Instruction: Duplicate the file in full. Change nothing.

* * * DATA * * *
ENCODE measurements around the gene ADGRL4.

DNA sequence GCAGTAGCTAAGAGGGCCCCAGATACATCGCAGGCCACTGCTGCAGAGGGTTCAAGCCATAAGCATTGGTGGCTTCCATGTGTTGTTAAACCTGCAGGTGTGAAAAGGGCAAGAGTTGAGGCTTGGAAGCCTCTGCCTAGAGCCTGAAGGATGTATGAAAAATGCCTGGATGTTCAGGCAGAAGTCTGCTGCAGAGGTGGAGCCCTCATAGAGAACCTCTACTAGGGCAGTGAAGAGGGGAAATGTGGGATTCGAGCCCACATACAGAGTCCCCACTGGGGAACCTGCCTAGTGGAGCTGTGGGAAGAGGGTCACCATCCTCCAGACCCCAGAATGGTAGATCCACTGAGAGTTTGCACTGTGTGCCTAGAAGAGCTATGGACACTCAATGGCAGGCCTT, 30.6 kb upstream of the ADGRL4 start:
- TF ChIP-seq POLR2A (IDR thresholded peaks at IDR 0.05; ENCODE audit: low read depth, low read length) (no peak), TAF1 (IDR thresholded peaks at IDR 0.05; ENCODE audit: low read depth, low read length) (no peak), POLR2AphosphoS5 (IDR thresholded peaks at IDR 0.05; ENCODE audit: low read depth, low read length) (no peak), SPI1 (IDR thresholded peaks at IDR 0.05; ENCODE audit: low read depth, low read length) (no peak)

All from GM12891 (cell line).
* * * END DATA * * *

ENCODE measurements around the gene ADGRL4.

DNA sequence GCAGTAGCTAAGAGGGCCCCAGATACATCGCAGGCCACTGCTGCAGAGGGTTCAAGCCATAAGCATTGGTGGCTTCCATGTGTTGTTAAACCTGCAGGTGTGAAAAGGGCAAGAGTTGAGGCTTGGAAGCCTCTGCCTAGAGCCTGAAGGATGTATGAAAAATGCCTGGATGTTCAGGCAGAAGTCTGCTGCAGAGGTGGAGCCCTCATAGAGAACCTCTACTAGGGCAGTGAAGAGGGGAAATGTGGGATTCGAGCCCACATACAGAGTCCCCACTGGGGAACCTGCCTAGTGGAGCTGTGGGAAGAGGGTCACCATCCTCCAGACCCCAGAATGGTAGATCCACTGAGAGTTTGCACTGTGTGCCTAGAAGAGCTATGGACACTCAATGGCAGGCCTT, 30.6 kb upstream of the ADGRL4 start:
- TF ChIP-seq POLR2A (IDR thresholded peaks at IDR 0.05; ENCODE audit: low read depth, low read length) (no peak), TAF1 (IDR thresholded peaks at IDR 0.05; ENCODE audit: low read depth, low read length) (no peak), POLR2AphosphoS5 (IDR thresholded peaks at IDR 0.05; ENCODE audit: low read depth, low read length) (no peak), SPI1 (IDR thresholded peaks at IDR 0.05; ENCODE audit: low read depth, low read length) (no peak)

All from GM12891 (cell line).